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July 2024
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Are You Too Young for Toastmasters?

No, because it’s all about the learning.

By Sayantan Das, DTM

Young man in dark jacket holding microphone
Sayantan Das

A question I hear a lot is “How have you done so much in Toastmasters at such a young age?”

I am 23 and have already spent five years in Toastmasters. I have served in all the Club Executive Committee roles, became a Distinguished Toastmaster at 21, served my District as an Area Director, Assistant Program Quality Director, and Distinguished Club Program Chair, and am currently serving as a Division Director.

I also represented my Division at the District level of the International Speech Contest in 2019, when I was just about to turn 19.

As much as it might sound like I have tried to rack up every achievement I could, I don’t look at it that way. To me, it’s all been about the learning. Everything I have done in Toastmasters has helped me grow as a communicator and leader, especially since I joined as a student.

Most people face their steepest learning curve in their first job. Being a student is mostly a solo affair, and at most schools, students become knowledgeable in their field through individual learning. Thus, when these students are suddenly thrust into the corporate world, they face a completely new environment, one that is based on the foundations of team synergy and collective goal setting.

It is this gap that Toastmasters fills, helping to prepare students for their transition into the workplace, even as entry-level employees. In Toastmasters, you learn from others, help each other reach one’s goals, and become better communicators and leaders.

I was a student in 12th grade when I first joined a Toastmasters club at 18. The following year (in early 2019), I became Vice President Education for my club, In-Steel Toastmasters in Jamshedpur, India. I had grand plans for the club and its members. As I interacted with them to understand their journey and goals, I realized everyone had a very different reason for joining Toastmasters.

While all the reasons could be grouped under the umbrella of “becoming a better communicator and leader,” they were different at their core. Our club ticked all the boxes for club success. However, we were lagging when it came to members’ satisfaction—they felt that their personal goals were not being properly catered to.

Everything I have done in Toastmasters has helped me grow as a communicator and leader, especially since I joined as a student.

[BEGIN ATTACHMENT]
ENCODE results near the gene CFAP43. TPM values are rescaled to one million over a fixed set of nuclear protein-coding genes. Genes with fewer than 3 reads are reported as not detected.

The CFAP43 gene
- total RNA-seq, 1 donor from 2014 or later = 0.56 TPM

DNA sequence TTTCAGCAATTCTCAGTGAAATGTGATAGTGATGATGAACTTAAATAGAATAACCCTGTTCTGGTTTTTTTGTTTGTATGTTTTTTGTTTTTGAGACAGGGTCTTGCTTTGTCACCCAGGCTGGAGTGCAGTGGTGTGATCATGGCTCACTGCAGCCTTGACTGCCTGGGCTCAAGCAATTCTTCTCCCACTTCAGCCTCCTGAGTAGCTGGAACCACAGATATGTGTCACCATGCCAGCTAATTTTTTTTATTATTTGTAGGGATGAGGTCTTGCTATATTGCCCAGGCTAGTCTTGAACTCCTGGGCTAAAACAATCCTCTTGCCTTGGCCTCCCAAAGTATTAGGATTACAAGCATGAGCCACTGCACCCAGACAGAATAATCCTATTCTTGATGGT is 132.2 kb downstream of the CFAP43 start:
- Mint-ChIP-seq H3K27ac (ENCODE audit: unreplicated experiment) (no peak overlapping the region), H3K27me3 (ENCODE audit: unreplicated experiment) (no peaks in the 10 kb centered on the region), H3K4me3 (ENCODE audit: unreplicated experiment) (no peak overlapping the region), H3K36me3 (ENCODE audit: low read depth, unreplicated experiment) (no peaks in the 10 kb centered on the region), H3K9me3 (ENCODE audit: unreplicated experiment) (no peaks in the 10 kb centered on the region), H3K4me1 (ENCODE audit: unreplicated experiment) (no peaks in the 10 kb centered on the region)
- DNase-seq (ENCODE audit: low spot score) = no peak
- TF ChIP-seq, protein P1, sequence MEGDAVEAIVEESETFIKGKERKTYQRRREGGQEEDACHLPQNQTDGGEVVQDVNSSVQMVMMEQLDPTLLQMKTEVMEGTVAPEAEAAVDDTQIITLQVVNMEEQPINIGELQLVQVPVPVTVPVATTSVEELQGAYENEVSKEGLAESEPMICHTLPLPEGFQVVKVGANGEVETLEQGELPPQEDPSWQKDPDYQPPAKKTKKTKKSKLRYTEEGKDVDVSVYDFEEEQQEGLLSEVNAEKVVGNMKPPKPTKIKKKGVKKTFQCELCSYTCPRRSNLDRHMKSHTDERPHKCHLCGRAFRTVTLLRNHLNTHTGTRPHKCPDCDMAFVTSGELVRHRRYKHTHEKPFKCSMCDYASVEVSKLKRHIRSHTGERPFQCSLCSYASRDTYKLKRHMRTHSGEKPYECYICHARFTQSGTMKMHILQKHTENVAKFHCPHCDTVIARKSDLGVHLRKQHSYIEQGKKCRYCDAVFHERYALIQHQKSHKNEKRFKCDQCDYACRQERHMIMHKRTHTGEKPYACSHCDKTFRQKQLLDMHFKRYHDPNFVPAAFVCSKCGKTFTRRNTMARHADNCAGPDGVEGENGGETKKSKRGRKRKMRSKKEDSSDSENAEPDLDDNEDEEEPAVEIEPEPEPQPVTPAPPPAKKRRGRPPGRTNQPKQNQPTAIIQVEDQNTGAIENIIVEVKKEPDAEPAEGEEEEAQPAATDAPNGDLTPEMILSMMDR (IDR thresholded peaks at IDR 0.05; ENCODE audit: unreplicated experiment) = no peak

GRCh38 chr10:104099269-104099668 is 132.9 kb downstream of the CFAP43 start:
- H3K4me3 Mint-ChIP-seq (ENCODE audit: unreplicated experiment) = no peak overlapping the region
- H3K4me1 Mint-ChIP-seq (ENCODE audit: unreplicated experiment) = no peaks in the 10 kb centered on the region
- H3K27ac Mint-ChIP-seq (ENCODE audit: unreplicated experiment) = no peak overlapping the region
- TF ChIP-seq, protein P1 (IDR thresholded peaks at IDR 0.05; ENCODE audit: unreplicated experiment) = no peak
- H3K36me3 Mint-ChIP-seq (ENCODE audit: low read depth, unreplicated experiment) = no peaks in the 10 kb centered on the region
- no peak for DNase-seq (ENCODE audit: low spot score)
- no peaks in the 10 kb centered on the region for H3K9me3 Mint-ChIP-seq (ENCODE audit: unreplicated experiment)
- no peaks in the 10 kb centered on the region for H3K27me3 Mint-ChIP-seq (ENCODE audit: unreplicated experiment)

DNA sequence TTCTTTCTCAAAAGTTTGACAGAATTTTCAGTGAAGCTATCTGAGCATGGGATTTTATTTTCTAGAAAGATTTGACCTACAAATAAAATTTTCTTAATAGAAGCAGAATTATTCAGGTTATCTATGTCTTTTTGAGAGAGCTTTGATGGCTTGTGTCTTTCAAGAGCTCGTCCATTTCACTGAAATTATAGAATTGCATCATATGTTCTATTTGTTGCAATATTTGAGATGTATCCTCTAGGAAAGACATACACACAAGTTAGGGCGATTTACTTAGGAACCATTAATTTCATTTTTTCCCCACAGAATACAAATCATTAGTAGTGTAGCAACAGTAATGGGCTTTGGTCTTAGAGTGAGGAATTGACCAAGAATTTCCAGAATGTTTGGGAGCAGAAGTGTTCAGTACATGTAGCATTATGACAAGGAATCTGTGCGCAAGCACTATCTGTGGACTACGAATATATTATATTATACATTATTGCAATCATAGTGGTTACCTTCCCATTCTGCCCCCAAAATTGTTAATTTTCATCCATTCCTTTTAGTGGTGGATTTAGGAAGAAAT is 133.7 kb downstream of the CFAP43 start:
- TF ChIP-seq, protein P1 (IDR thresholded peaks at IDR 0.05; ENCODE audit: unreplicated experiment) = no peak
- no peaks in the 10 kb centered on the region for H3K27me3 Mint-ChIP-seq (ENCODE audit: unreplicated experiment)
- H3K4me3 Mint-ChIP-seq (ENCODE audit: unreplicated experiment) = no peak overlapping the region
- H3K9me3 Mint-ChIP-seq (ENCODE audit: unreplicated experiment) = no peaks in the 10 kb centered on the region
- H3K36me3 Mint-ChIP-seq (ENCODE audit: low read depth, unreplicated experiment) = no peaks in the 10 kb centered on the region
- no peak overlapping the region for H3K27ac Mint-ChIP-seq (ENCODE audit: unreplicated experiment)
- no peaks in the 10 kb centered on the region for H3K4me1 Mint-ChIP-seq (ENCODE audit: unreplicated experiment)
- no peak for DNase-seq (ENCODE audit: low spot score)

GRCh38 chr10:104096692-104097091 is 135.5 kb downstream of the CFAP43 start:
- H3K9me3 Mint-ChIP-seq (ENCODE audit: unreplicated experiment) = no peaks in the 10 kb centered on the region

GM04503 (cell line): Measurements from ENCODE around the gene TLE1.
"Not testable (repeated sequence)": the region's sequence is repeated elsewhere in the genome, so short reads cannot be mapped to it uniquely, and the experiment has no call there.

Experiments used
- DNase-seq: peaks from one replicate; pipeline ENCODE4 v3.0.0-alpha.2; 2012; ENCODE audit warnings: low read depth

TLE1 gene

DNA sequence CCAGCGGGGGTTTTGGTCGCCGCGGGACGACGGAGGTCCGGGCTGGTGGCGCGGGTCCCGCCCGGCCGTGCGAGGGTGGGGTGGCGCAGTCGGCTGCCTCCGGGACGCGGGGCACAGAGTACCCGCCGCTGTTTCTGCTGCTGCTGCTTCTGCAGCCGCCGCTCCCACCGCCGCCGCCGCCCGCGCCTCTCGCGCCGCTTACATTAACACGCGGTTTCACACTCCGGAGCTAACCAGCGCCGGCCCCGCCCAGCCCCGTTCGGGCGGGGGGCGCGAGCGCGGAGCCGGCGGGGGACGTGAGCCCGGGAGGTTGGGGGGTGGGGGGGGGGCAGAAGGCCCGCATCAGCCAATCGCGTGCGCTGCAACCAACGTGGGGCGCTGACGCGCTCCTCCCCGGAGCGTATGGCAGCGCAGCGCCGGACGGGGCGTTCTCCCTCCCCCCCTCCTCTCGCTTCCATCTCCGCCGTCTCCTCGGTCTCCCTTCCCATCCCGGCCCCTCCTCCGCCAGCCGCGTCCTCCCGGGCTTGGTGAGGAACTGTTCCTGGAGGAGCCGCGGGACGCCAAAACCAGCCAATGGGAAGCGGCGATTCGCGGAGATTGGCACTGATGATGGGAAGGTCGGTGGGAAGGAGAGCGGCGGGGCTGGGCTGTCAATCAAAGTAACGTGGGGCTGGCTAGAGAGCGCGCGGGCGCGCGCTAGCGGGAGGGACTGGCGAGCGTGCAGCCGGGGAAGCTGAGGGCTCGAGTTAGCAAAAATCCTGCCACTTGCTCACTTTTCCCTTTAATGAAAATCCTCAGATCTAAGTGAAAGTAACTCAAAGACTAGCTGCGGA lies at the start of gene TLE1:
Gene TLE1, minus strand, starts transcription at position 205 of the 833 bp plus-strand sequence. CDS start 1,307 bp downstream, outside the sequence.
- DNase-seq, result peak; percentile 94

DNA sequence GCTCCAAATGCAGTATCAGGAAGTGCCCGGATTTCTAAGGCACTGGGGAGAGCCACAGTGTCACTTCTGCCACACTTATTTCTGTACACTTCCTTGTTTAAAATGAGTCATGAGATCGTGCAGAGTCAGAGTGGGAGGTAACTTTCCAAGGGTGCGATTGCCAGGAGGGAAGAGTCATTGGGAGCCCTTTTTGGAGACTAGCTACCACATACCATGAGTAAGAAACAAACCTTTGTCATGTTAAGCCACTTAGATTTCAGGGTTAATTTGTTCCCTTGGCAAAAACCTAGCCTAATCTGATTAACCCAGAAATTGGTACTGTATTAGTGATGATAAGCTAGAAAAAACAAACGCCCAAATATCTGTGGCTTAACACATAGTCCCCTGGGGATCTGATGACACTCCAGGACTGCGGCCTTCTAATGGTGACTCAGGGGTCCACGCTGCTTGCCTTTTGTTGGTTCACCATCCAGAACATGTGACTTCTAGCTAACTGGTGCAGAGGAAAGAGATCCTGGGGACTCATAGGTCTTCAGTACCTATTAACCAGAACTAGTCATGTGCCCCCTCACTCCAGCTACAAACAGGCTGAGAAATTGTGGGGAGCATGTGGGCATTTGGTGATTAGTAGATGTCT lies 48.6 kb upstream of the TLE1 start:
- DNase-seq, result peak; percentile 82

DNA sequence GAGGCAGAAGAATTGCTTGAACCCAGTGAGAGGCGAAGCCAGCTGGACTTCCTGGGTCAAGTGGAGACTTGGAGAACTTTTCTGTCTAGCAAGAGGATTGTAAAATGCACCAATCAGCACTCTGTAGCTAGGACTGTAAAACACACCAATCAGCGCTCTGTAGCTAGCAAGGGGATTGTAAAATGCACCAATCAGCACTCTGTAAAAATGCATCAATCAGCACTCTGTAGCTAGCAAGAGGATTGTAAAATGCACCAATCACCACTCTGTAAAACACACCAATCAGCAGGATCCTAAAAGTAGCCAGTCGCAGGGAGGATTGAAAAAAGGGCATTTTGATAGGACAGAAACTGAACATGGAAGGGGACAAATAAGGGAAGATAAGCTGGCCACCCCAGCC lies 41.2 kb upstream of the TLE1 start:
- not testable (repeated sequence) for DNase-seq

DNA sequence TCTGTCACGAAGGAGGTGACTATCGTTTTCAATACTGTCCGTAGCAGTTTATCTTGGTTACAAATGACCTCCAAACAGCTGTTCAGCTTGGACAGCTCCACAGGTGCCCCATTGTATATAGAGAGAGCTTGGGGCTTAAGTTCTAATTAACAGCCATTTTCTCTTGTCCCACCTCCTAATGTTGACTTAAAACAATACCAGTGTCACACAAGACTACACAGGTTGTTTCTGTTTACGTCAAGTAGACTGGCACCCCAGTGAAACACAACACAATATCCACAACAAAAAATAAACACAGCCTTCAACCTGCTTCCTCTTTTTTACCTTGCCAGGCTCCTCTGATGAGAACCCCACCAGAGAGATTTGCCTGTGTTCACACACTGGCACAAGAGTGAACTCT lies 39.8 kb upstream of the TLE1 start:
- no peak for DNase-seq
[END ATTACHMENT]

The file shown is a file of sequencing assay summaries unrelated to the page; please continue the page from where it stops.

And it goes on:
This was when I saw the Club Executive Committee come together, along with some of the more senior Toastmasters, to support each member. I opened myself to being mentored by past Vice Presidents Education and slowly learned the importance and process of broader goal setting. The keys were breaking goals into smaller and achievable targets assigned to specific people, monitoring regularly, and revising the goals.

As my roles changed within the club and later at the District level, the people I interacted with also changed. I eventually learned when to use which leadership style, and I am still learning and polishing my skills each day.

I also figured out that each of those leadership styles demanded a different communication style. Delivering prepared speeches, Table Topics® responses, and speech evaluations, as well as engaging in one-on-one conversations, helped me learn the art of customizing your communication style based on the needs of the hour.

All these experiences came together to provide me with an edge when I worked on team presentations while still a student at St. Xavier’s College in Kolkata, India, and during job interviews. I was able to frame a strong approach to any problem statement. I was also able to communicate the approach with a proper structure, again because of the communication training that I had in Toastmasters.

Since leaving college, I have been working in the finance industry as an analyst. The skills I learned in Toastmasters have helped me immensely in communicating with colleagues and stakeholders, demonstrating leadership, and taking ownership of my work—exactly how we do it in Toastmasters Club Executive Committees.

So, if you are a student or a young professional, don’t miss out on the opportunity to leverage the benefits Toastmasters has to offer. While you may eventually learn some of these skills at your workplace, if you join Toastmasters, you will learn them earlier, and at a much more encouraging pace.


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